Trump officials move to expand non-ObamaCare health plans

Trump officials move to expand non-ObamaCare health plans

The Trump administration on Tuesday announced an expansion of health insurance plans that do not meet all ObamaCare requirements, in an effort to allow customers access to cheaper insurance options.

The plans, called association health plans, allow small businesses and other groups to band together to buy health insurance.

The move is part of a broader Trump administration effort to open up skimpier, cheaper plans as an alternative to ObamaCare plans.

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Democrats strongly oppose the move as allowing for “junk” insurance that will not meet people’s needs and that will cause premiums to rise for those remaining in ObamaCare plans, once some healthier people are siphoned off into the new plans.

Secretary of Labor Alex AcostaRene (Alex) Alexander AcostaSasse calls on DOJ to investigate its handling of wealthy sex offender's plea deal Accusers won't testify for now against wealthy sex offender: report Lawmakers call for investigation into Labor Secretary Acosta for sex offender plea deal MORE on Tuesday said the new plans “will offer more health care coverage options at a better price.”

President TrumpDonald John TrumpTrump claims media 'smeared' students involved in encounter with Native American man Al Sharpton criticizes Trump’s ‘secret’ visit to MLK monument Gillibrand cites spirituality in 2020 fight against Trump’s ‘dark’ values MORE has praised the idea of the plans, often noting the move while he laments in speeches that ObamaCare repeal failed to pass last year when Sen. John McCainJohn Sidney McCainListen, learn and lead: Congressional newcomers should leave the extremist tactics at home Overnight Defense: Trump unveils new missile defense plan | Dems express alarm | Shutdown hits Day 27 | Trump cancels Pelosi foreign trip | Senators offer bill to prevent NATO withdrawal Bipartisan senators reintroduce bill to prevent Trump from withdrawing from NATO MORE (R-Ariz.) voted no.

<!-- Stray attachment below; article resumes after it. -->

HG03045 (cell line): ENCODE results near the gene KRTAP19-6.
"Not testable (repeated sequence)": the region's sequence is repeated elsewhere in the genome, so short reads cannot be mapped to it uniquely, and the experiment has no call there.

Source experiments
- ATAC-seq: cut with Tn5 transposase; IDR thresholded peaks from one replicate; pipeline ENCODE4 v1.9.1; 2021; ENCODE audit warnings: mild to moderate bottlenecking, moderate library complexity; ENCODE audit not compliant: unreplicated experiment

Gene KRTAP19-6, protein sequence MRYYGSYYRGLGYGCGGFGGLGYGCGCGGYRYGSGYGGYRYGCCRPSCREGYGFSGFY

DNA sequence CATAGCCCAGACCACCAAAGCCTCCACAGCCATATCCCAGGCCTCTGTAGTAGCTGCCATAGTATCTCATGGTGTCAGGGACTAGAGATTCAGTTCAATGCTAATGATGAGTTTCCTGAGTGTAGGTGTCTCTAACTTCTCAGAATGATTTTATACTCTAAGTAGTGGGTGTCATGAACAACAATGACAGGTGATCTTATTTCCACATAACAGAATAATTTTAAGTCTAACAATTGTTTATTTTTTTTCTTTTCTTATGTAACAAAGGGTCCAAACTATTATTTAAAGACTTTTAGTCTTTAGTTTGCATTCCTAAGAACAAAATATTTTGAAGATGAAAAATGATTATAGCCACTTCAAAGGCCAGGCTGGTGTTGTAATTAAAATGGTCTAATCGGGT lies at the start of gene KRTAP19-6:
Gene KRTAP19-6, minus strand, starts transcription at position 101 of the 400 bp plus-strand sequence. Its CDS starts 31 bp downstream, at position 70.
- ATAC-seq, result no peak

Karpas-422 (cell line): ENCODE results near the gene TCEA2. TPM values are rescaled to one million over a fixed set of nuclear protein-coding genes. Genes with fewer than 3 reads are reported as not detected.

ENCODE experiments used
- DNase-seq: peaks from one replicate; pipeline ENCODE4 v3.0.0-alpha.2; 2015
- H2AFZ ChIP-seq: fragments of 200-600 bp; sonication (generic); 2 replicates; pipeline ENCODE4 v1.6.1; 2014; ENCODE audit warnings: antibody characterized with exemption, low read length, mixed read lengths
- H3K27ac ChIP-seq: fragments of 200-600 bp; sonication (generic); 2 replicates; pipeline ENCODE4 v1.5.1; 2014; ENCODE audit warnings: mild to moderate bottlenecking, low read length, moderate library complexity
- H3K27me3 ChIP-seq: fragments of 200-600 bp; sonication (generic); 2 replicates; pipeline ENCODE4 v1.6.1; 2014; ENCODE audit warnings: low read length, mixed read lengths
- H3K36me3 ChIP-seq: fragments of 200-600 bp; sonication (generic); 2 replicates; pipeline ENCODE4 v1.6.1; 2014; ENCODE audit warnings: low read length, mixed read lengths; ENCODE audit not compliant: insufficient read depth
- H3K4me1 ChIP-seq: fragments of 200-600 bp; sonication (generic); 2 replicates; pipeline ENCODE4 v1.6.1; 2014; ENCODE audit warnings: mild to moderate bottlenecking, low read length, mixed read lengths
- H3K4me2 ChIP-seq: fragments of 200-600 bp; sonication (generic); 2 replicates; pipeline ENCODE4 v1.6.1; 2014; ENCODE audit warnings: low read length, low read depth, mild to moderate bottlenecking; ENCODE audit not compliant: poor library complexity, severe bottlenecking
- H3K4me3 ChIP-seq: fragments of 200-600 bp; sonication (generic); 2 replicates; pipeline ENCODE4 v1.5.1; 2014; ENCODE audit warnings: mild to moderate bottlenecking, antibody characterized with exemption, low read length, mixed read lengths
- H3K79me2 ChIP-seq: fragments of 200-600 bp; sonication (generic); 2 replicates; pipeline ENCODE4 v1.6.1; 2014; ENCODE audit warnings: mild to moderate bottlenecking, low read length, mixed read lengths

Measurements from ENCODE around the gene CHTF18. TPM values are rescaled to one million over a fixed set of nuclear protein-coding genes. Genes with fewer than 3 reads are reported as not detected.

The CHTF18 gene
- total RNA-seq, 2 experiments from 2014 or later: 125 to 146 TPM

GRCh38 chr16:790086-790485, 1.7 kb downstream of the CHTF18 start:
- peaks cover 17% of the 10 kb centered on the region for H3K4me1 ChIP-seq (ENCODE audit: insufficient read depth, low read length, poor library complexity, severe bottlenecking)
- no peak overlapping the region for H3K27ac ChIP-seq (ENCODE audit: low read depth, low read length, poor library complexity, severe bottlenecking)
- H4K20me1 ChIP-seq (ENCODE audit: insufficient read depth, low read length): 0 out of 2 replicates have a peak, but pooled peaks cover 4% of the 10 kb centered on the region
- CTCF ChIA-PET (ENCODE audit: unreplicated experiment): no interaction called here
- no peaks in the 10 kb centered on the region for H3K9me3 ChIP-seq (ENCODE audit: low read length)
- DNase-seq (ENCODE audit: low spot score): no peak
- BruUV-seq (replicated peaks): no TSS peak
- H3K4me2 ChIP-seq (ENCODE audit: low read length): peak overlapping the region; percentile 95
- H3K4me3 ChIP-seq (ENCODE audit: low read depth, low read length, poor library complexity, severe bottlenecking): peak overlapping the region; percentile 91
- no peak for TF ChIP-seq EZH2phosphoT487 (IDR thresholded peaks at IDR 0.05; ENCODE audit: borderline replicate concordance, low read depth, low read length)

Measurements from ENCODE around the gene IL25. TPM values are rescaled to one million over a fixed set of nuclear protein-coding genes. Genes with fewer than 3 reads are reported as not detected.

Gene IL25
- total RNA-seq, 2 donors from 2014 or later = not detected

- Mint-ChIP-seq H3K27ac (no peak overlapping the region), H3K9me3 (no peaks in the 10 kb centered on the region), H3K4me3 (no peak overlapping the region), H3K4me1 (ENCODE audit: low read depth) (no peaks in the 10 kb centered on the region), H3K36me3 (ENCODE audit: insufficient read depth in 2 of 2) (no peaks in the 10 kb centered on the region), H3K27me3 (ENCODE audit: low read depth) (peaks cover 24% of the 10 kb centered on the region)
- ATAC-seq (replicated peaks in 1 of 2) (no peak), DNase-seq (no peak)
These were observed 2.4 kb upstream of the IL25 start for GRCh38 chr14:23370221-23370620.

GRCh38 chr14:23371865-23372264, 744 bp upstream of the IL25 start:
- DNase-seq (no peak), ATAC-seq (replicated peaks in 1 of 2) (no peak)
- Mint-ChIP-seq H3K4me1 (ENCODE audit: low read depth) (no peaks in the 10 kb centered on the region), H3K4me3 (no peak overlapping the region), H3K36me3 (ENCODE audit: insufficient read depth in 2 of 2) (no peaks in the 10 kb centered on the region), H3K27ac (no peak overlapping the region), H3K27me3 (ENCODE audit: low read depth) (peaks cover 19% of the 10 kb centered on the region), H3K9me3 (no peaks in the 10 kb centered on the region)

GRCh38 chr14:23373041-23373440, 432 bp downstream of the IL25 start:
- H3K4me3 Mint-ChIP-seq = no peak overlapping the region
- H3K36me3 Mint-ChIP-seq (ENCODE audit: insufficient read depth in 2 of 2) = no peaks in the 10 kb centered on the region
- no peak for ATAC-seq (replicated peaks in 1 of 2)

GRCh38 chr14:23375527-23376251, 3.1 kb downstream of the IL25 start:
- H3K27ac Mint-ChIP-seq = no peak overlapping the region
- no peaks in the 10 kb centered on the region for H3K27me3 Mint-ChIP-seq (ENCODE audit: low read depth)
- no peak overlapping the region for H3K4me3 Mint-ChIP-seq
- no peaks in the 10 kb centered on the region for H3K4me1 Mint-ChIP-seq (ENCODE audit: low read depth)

“Do you remember that?  No, nobody remembers. Thumbs down,” Trump said in April, referencing McCain’s vote. “But it’s all right, because Alex Acosta has come up and — you know, this is a plan that a lot of people have wanted for a long time, associations. And we’re going to have tremendous sign-ups.”

The Congressional Budget Office (CBO) estimates that 4 million people will join the new association health plans, based on the proposed regulation offered in January.

The CBO also noted that plans would be cheaper in part because they do not have to comply with standards on which health-care services a plan must cover, but plans could exclude coverage of services like prescription drugs or mental health.

As a result of these new plans, and a separate Trump administration proposal to open up other options known as short-term plans, premiums for people remaining in the ObamaCare market will rise 2 to 3 percent, the CBO estimated.